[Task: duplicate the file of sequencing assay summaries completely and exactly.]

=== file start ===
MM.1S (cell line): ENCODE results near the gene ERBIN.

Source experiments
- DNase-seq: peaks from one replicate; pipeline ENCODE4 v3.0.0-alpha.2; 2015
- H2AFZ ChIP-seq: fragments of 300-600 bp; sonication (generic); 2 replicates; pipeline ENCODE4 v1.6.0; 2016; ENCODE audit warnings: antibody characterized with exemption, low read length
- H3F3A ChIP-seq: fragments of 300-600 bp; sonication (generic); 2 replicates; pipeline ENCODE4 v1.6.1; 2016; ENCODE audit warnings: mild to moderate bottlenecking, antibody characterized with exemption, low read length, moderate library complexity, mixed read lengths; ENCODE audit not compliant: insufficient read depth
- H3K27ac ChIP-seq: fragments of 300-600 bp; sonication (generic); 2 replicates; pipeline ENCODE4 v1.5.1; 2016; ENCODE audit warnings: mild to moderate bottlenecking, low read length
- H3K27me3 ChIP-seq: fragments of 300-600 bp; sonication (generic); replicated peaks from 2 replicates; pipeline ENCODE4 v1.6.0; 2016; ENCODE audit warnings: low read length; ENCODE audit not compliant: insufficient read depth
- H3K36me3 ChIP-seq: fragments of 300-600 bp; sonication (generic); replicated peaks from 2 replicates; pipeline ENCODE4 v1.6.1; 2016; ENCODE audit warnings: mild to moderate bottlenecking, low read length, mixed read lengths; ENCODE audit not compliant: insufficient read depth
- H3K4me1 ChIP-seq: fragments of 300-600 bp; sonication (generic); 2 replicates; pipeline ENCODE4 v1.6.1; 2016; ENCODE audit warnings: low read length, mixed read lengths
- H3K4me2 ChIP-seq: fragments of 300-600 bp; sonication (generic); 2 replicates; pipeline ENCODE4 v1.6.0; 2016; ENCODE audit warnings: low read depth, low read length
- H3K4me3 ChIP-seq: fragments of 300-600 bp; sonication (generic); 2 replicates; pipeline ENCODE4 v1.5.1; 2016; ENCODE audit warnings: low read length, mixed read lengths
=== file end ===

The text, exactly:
MM.1S (cell line): ENCODE results near the gene ERBIN.

Source experiments
- DNase-seq: peaks from one replicate; pipeline ENCODE4 v3.0.0-alpha.2; 2015
- H2AFZ ChIP-seq: fragments of 300-600 bp; sonication (generic); 2 replicates; pipeline ENCODE4 v1.6.0; 2016; ENCODE audit warnings: antibody characterized with exemption, low read length
- H3F3A ChIP-seq: fragments of 300-600 bp; sonication (generic); 2 replicates; pipeline ENCODE4 v1.6.1; 2016; ENCODE audit warnings: mild to moderate bottlenecking, antibody characterized with exemption, low read length, moderate library complexity, mixed read lengths; ENCODE audit not compliant: insufficient read depth
- H3K27ac ChIP-seq: fragments of 300-600 bp; sonication (generic); 2 replicates; pipeline ENCODE4 v1.5.1; 2016; ENCODE audit warnings: mild to moderate bottlenecking, low read length
- H3K27me3 ChIP-seq: fragments of 300-600 bp; sonication (generic); replicated peaks from 2 replicates; pipeline ENCODE4 v1.6.0; 2016; ENCODE audit warnings: low read length; ENCODE audit not compliant: insufficient read depth
- H3K36me3 ChIP-seq: fragments of 300-600 bp; sonication (generic); replicated peaks from 2 replicates; pipeline ENCODE4 v1.6.1; 2016; ENCODE audit warnings: mild to moderate bottlenecking, low read length, mixed read lengths; ENCODE audit not compliant: insufficient read depth
- H3K4me1 ChIP-seq: fragments of 300-600 bp; sonication (generic); 2 replicates; pipeline ENCODE4 v1.6.1; 2016; ENCODE audit warnings: low read length, mixed read lengths
- H3K4me2 ChIP-seq: fragments of 300-600 bp; sonication (generic); 2 replicates; pipeline ENCODE4 v1.6.0; 2016; ENCODE audit warnings: low read depth, low read length
- H3K4me3 ChIP-seq: fragments of 300-600 bp; sonication (generic); 2 replicates; pipeline ENCODE4 v1.5.1; 2016; ENCODE audit warnings: low read length, mixed read lengths